So finally, we shipped something! Enigmatic Ape is proud to announce the launch of our first iOS 7 app, Phoreal.
Phoreal is a small photo utility app that was written specifically to scratch an itch we had. Transferring photos over to some machines from iOS 7 resulted in the loss of our lovely filters. Then an associate started using an iPhone with Windows and noticed that many of the photos copied over from the iPhone's DCIM folder were the wrong way up (there'll be a technical blog post about why these things happen coming up shortly).
And so Steve wrote Phoreal to save copies of correctly filtered and rotated photos to the iOS 7 camera roll where they can be easily synced over to Windows machines and older macs.
Even though it's a super simple app, we plan to update it with some new features and options in the near future, and of course, we'll be fixing any bugs that come up.
One of the features of iOS 7 that I really like is the new filters in the camera and photos apps. With a choice of Mono, Tonal, Noir, Fade, Chrome, Process, Transfer and Instant and the new square format, you can create some really great looking pictures.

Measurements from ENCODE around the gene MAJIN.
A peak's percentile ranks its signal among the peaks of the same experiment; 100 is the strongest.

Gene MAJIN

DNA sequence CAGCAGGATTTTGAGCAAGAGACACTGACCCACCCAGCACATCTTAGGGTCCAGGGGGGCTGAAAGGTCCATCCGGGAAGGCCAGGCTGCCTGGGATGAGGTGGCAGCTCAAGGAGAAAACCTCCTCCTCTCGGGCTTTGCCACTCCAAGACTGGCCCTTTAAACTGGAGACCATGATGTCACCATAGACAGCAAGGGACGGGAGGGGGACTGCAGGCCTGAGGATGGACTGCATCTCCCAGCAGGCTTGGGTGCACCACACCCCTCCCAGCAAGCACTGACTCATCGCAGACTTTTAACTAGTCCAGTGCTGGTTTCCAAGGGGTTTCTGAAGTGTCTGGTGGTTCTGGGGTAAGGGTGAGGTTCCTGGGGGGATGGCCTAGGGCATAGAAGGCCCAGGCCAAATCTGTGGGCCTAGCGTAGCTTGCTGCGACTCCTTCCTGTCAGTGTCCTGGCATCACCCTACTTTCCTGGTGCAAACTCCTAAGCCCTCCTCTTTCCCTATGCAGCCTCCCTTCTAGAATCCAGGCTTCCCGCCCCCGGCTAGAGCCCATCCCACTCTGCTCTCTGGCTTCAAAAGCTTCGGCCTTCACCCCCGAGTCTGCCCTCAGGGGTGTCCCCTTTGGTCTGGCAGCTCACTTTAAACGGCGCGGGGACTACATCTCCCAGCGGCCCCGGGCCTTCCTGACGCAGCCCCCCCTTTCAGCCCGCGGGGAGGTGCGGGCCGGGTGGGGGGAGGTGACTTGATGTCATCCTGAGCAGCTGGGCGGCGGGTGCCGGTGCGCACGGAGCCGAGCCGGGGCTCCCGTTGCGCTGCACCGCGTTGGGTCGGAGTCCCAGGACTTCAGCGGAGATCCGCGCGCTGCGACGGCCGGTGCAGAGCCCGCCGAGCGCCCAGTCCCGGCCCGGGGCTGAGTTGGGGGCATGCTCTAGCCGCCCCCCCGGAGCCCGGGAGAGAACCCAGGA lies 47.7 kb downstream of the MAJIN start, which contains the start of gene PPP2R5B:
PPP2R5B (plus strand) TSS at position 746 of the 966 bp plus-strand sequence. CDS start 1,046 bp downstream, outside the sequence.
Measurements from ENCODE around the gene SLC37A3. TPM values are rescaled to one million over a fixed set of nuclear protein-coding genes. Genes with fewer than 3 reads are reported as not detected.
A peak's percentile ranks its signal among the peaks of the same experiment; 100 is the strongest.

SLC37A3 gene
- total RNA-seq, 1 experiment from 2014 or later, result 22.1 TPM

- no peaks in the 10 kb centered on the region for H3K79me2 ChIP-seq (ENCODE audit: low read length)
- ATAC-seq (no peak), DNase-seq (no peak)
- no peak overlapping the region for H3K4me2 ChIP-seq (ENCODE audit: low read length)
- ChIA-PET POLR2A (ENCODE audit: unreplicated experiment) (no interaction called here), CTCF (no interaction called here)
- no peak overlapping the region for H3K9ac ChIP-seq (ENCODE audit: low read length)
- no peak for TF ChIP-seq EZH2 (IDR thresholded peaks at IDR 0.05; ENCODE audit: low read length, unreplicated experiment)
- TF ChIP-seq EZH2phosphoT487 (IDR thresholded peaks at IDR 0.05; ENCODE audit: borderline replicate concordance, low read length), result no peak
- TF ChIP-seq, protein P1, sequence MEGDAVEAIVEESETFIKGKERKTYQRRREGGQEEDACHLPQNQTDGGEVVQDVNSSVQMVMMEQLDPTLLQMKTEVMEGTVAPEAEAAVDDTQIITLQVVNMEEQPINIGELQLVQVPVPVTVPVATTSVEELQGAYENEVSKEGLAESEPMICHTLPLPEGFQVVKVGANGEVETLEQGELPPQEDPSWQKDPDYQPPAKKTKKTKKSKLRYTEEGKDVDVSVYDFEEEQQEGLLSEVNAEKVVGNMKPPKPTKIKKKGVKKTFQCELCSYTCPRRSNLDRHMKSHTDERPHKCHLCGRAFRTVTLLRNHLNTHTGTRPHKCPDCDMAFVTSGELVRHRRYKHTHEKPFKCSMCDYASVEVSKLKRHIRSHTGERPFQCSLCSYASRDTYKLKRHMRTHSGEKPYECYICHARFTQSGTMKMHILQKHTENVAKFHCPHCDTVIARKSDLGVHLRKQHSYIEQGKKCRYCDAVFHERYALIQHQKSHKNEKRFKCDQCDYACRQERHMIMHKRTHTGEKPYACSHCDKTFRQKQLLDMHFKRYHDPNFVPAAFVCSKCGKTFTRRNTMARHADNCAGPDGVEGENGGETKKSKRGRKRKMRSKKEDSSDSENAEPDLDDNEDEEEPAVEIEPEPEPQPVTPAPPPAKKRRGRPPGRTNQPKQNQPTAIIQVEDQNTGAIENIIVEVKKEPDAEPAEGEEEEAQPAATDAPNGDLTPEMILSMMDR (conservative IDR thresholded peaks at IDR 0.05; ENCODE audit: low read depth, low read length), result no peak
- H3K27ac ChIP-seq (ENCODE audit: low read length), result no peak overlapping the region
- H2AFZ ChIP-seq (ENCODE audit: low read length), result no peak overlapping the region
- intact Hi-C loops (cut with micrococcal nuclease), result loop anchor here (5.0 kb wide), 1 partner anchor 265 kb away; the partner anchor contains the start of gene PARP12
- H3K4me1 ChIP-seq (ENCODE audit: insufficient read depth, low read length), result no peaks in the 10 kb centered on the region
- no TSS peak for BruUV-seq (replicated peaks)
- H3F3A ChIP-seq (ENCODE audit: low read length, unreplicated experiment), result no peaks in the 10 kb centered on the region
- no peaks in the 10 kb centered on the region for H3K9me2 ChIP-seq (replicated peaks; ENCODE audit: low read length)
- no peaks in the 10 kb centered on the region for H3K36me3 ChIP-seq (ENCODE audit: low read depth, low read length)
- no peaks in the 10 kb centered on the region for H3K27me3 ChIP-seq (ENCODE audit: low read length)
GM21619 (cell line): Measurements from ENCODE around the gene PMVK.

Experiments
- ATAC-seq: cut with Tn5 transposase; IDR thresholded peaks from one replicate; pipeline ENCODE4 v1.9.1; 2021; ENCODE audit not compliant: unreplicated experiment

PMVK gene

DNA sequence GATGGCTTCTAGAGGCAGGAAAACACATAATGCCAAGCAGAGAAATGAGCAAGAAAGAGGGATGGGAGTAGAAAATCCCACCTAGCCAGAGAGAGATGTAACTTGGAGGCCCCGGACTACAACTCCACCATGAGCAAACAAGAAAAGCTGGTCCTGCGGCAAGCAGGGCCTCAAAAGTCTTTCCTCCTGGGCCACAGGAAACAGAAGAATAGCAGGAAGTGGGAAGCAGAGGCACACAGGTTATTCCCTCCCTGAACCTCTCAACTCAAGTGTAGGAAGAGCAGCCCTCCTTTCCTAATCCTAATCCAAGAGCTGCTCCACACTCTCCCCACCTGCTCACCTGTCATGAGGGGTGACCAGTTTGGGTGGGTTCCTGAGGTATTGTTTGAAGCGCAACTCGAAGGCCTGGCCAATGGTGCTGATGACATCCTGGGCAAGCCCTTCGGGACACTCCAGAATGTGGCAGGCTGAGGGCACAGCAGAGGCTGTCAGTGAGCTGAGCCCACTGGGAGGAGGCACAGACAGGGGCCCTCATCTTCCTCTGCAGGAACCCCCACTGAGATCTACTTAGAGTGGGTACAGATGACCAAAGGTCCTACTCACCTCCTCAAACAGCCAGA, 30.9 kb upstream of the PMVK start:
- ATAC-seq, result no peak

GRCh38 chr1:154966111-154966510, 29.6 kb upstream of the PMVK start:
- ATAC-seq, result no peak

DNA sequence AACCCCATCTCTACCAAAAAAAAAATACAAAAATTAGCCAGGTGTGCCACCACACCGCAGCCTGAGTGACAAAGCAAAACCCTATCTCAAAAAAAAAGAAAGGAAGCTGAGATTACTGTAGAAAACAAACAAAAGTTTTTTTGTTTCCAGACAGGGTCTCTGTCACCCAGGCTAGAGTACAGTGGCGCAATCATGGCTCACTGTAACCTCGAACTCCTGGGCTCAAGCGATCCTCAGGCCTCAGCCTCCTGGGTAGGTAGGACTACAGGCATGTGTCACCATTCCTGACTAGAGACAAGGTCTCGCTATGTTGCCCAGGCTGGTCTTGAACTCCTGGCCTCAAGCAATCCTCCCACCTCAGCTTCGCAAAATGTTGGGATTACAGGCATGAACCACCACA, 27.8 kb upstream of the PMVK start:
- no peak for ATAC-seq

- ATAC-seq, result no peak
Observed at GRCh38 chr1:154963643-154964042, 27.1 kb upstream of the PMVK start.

The way iOS 7 applies these filters to the photos is clever. Rather than simply computing the output of applying the filter to the image and storing the result, iOS 7 saves a bunch of meta data about which filter was selected and what (if any) cropping has been done along with the original image.
Then, when you view the pictures in the camera app, share them via social media or send them by email, iOS 7 applies the relevant filters and crops in real time. Our phones are that fast now that they can do image processing on the fly.
This also means that if you change your mind later and decide that Tonal is more appropriate than Noir for dramatising your architecture shots, you can simply change the filter.
The whole process is non destructive. You can chop and change filters and crops to your heart’s content because the original image is always preserved.
In typical Apple fashion, for a huge majority of typical use cases, this just works. And it works flawlessly and transparently. If you’re not in the majority though, you may find that it causes issues for your atypical workflow.
In my case, for instance, I went crazy for square format black and white, and ended up with more than 900 photos shot that way before I realised that when I was syncing them back to iPhoto on my Mac, I was ending up with the originals with no filters applied.
If your photo workflow involves a step where you sync your images back to a Mac,PC or cloud service you’ve probably noticed the same thing. You’re ending up with copies of the original image with no filter applied.
This is the problem I wrote Phoreal to solve. Phoreal reads the meta data that iOS 7 stores, applies your selected filter and crops, and saves a copy of the resulting image back your camera roll. The images that Phoreal outputs can then be synced to your Mac, PC or cloud data service in all their filtered glory.